• Men are more than twice as likely as women to follow brands on Twitter to interact with the company (29 percent compared to 13 percent)

This result is a clear indicator that before even opening the lid to your corporate laptop, you must know your target demographic. Before you set a strategy in motion, you must know who you’re reaching and what your goals are. If you simply jump on Twitter in hopes of striking it rich, you’re in for disappointment. Now, this stat doesn’t clearly indicate why there is such a disparity- it could be that men are more likely to follow anyone that follows them or that women are (which has been proven) more socially minded on Twitter, so they are not looking to interact with a logo. Again, knowing your demo is critical.

The bottom line is that Twitter offers a community of users that embrace brands rather than balk them and opportunities for branding, customer service management, sales and more are alive on Twitter despite the skepticism toward the platform. We’re no longer in a stage of contemplation as to whether or not Twitter “works.” It does. But the good news for you is that it is an easily abused platform with the majority of brands failing horribly. There is market share to be grabbed up.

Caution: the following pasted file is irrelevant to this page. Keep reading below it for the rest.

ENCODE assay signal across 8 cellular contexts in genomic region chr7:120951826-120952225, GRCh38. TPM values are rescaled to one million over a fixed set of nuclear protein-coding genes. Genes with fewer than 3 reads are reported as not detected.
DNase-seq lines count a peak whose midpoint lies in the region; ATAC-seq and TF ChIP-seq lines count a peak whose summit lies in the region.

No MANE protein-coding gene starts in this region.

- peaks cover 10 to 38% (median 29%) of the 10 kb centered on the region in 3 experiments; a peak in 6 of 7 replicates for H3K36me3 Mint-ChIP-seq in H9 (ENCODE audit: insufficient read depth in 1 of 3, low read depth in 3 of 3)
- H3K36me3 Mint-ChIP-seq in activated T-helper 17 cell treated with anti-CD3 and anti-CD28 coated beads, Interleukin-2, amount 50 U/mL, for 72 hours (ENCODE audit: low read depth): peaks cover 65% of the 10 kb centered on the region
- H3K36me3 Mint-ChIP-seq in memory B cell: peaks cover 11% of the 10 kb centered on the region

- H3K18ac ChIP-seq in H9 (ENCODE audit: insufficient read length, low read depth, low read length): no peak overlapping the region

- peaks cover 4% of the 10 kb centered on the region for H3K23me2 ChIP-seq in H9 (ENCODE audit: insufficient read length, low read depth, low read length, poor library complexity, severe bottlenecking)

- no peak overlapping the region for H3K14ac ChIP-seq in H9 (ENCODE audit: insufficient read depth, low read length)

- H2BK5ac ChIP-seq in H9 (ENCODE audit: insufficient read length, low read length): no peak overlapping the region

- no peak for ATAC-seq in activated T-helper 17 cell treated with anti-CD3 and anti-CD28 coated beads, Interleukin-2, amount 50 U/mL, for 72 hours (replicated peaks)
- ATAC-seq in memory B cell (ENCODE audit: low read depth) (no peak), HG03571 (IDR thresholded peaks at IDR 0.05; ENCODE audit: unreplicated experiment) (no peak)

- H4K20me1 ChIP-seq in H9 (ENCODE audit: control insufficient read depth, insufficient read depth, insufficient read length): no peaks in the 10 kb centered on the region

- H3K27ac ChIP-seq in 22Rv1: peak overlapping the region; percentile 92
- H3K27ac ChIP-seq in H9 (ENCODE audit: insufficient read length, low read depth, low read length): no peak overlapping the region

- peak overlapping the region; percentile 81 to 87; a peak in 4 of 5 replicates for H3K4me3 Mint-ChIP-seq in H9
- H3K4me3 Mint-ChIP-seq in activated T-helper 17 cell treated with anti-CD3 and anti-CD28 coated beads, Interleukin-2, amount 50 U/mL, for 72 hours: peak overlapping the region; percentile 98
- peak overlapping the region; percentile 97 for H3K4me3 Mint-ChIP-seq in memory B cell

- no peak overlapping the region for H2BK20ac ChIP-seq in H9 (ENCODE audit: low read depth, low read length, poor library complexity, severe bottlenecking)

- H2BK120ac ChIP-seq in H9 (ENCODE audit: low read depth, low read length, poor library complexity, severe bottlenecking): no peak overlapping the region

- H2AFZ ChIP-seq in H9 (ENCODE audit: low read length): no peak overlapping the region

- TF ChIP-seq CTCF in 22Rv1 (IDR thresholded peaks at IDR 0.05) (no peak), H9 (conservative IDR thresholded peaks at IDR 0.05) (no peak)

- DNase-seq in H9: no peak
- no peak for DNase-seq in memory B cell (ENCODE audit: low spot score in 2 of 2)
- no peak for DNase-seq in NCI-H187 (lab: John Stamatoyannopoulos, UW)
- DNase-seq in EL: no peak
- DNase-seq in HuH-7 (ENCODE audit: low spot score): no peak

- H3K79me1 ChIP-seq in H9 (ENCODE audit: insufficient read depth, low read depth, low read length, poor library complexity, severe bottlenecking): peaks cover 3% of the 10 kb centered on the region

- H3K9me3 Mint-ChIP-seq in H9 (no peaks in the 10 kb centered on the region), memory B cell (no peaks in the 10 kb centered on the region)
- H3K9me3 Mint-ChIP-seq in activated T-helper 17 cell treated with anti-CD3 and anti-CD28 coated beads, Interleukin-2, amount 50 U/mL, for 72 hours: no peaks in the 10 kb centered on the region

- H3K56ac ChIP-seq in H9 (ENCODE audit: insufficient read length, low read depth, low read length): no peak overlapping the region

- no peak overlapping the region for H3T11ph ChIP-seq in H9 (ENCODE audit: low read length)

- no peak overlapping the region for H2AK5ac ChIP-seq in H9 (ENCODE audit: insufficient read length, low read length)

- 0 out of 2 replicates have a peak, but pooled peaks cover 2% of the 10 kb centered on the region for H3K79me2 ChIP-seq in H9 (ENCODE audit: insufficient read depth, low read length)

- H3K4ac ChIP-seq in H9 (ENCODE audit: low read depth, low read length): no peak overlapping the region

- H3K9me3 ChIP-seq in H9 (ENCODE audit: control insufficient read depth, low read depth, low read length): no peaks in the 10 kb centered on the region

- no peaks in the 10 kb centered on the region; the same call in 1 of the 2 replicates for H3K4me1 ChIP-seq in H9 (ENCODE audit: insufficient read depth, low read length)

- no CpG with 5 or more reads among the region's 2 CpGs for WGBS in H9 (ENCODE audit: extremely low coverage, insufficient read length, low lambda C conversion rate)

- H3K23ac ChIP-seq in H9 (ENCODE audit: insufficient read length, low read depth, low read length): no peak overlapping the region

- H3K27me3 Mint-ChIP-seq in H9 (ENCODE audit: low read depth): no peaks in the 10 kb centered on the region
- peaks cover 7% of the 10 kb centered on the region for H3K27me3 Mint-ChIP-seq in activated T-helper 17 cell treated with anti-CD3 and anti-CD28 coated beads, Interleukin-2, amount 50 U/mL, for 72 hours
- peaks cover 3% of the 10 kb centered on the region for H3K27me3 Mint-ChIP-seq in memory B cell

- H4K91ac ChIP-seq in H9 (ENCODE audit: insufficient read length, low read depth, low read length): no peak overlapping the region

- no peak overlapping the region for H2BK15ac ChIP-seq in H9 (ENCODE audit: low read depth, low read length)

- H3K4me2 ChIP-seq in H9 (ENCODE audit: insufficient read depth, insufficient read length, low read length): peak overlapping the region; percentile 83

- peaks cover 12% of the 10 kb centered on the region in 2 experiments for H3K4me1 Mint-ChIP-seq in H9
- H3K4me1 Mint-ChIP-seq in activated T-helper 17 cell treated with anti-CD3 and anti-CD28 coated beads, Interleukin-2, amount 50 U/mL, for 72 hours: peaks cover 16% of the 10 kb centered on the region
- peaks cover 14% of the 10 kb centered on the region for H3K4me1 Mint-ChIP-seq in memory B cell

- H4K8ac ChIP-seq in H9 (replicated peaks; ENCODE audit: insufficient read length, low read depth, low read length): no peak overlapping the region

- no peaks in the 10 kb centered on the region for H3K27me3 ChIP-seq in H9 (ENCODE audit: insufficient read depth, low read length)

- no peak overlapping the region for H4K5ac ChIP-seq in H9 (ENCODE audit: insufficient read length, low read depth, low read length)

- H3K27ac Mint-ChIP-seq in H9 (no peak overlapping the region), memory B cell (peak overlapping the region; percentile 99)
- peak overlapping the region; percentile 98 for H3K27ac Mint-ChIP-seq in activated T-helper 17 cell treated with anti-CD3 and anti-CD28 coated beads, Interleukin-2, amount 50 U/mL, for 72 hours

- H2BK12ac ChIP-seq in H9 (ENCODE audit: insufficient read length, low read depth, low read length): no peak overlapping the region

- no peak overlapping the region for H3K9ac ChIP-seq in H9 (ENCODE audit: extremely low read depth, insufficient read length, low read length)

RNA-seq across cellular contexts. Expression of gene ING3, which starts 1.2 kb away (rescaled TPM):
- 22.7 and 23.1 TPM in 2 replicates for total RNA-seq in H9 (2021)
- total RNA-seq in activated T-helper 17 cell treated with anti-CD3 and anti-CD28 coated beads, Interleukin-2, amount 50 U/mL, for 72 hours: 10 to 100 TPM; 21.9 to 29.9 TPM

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1 Comment for this entry

  • Tim McDonald
    September 26th, 2010 on 8:58 am

    Very interesting stats. I find that the Twitter community is not just people on Twitter to be so true. As social become even more prevalent on search results, this segment will only continue to grow. Are all the results shown from the Exact Target study, or are any of them from the studies you’ve done? So many thoughts after reading this.